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UN Police

United Nations Police have an important role in promoting peace and security.

Every day, about 13,000 UN police officers from 90 countries reinforce and re-establish security by patrolling communities, advising domestic police services, increasing compliance with international human rights standards and restoring and promoting public safety and the rule of law.

A female UN Police officer in MINUSMA

UN Photo/Marco Dormino

A female UN police officer in MINUSMA is talking to the population and children in Gao, Mali.

The UN has been deploying police officers for service in peace operations since the 1960s. Traditionally, the mandate of police components in peace operations was limited to monitoring, observing and reporting. From the early 1990s, advisory, mentoring and training functions were integrated alongside monitoring activities. This was to allow peacekeeping operations to act as a corrective mechanism with domestic police and other law enforcement agencies.

The need for police to help implement Security Council mandates has increased enormously. The number of UN police officers authorized for deployment in peacekeeping operations and special political missions increased from 5,840 in 1995 to over 15,000 in 2017.

What the UN Police do

The mission of United Nations Police is to enhance international peace and security by supporting Member States in conflict, post-conflict and other crisis situations to realize effective, efficient, representative, responsive and accountable police services that serve and protect the population.

To that end, United Nations Police build and support, or, where mandated, act as a substitute or partial substitute for, host-State police capacity to prevent and detect crime, protect life and property and maintain public order and safety in adherence to the rule of law and international human rights law.

United Nations Police pursue community-oriented and intelligence-led policing approaches to contribute to the protection of civilians and human rights; address, among other things, sexual and gender-based violence, conflict-related sexual violence and serious and organized crime; and conduct investigations, special operations and electoral security. They are composed of formed police units (currently 66 per cent), individual police officers (currently 34 per cent), which include specialized teams, contracted seconded police and civilian experts (S/2016/952).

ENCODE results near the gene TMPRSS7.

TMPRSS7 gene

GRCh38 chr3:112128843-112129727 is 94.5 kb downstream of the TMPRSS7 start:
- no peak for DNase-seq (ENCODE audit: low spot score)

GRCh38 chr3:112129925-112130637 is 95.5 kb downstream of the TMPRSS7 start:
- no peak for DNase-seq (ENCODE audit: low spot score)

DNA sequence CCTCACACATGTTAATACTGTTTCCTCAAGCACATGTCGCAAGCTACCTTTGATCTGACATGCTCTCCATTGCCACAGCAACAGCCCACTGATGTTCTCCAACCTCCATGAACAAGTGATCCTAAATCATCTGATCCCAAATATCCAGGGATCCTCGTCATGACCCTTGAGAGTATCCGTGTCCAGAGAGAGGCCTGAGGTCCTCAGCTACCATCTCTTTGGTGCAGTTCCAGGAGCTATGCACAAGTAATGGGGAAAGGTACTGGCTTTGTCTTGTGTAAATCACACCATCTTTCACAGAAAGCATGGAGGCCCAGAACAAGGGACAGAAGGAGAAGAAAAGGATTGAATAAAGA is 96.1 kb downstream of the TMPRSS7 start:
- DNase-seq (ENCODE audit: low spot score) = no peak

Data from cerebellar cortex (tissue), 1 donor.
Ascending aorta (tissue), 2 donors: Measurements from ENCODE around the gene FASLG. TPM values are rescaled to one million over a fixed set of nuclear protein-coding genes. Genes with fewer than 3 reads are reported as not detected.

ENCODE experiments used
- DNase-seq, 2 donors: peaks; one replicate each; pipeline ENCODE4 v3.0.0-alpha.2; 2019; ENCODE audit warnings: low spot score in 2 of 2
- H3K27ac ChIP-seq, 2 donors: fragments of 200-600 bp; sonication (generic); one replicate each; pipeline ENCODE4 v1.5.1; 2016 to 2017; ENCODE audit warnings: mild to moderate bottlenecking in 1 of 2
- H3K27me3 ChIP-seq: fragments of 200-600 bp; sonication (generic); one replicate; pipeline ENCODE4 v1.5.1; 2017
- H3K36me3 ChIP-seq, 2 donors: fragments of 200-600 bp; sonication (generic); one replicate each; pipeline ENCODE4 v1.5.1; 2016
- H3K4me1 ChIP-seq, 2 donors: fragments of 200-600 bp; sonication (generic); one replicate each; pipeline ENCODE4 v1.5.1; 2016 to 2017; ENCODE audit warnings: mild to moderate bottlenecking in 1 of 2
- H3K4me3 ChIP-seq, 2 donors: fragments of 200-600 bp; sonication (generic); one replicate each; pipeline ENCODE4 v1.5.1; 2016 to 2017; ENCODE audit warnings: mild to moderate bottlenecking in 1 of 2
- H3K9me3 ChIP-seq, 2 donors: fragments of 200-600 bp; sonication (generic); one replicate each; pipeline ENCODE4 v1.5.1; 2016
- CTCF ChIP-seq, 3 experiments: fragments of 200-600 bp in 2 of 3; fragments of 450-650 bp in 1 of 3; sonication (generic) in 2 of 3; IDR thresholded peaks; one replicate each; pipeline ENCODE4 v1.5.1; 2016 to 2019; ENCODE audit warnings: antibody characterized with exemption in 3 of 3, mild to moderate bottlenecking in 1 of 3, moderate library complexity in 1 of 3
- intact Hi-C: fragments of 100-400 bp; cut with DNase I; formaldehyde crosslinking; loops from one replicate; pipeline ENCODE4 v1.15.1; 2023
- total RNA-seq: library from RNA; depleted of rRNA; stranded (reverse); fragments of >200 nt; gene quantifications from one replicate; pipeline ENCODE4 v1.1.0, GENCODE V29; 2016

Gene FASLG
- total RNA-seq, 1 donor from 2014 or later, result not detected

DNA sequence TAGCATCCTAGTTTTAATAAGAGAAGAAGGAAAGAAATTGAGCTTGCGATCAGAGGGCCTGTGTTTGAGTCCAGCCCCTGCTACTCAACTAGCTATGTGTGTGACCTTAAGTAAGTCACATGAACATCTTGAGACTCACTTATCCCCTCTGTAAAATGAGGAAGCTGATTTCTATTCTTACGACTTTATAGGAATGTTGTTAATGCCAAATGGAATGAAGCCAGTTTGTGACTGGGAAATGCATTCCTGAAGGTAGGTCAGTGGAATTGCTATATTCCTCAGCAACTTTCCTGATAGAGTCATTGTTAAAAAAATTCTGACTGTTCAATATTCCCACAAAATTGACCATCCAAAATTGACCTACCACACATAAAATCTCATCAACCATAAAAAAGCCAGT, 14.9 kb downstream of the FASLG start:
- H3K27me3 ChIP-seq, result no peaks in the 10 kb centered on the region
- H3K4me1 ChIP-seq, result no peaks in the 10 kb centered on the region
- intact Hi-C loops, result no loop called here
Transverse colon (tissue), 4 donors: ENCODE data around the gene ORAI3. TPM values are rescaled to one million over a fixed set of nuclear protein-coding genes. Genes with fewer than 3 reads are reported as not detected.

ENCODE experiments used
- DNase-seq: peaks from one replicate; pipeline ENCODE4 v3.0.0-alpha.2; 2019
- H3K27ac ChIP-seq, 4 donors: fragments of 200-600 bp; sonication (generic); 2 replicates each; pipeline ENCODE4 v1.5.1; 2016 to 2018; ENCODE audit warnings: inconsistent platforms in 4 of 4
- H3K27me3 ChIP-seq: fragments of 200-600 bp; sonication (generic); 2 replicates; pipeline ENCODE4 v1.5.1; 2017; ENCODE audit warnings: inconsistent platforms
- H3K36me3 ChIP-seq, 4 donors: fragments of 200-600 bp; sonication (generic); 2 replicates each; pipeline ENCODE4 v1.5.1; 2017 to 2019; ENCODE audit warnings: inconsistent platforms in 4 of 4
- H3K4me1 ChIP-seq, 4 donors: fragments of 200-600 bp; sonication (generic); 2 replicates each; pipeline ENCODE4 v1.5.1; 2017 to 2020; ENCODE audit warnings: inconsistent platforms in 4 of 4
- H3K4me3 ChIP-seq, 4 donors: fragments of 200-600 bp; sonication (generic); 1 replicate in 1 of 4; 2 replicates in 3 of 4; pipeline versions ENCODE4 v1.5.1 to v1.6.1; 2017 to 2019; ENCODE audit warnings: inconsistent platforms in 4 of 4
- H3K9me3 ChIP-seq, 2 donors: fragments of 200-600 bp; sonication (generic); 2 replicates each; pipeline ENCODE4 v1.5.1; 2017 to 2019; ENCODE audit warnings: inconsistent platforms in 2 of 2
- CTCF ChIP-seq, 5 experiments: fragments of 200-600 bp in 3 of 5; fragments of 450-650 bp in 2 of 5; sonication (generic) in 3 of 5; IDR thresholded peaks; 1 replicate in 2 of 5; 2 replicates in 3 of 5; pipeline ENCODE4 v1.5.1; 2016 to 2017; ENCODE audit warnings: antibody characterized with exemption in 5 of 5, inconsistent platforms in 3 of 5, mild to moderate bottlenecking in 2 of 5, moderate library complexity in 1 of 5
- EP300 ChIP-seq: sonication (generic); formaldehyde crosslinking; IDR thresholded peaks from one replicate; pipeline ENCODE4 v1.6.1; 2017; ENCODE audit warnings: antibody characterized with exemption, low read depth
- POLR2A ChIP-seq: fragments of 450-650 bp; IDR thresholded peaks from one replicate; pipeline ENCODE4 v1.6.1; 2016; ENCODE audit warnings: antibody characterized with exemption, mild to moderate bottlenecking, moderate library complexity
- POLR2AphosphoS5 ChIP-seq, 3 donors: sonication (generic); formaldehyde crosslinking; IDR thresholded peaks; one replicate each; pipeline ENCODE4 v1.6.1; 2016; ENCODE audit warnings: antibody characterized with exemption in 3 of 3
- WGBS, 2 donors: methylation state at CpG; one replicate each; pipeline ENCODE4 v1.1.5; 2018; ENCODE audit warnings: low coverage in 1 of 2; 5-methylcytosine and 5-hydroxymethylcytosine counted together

Global contribution for global peace & security


All police personnel working under the Blue Beret are active members of their home police services seconded to work with the United Nations.

129 countries have seconded female and male police officers to serve the United Nations Police since 1990. They bring different policing cultures and experience to the job, but are united in the United Nations Police Strategic Guidance Framework for International Police Peacekeeping (SGF), the policy foundation for UN policing, which was completed in 2016.


Police Deployment Statistics

Standing Police Capacity

The United Nations Police Standing Police Capacity (SPC) assists in the fulfilment of the strategic mission of the UN Police by providing rapidly deployable, effective, and coherent policing expertise to UN peace operations during the start-up, reinforcement and transition phases, post conflict and other crisis situations.

UN Police is part of the "Global Focal Point" arrangement, which allows the delivery of UN policing expertise in collaboration with other UN entities for effective conflict prevention, transition and sustainability after a UN peace mission is closed.

Infographic of the Standing Police Capacity

The infographic below highlights key activities and areas of expertise of the Standing Police Capacity. Click on the image to see the full infographic.

 

Getting involved

The United Nations Police Division seeks highly qualified female and male police officers from United Nations Member States for service in UN peace missions around the world. Find out how the recruitment procedures work and how to get involved.

Gender initiatives

Gender sensitive policing increases the operational effectiveness of UN policing. National police services benefit greatly and are more responsive to the whole population when experiences and perspectives of women and men are incorporated in the design, implementation and monitoring and evaluation of police legislation, policies and programmes. The United Nations police is committed to advancing the women, peace and security agenda. .

Police Women in Peace Operations

Over 1,200 female police officers are serving with UN police.
Click on the image to see the full infographic.

In particular, it raises awareness, advocates for more female officers in peace operations and encourages the recruitment of women in domestic police services at all ranks. In 2009, the United Nations launched the Global Effort to increase the number of female police officers deployed with the United Nations, which contributed to an increase in the total number of female officers deployed from about 900 (seven percent of 12,000 police) in 2009 to 1,230 officers (ten percent of 12,300) in 2017.

Femael recruitment poster

United Nations Police is committed to recruiting more female police officers.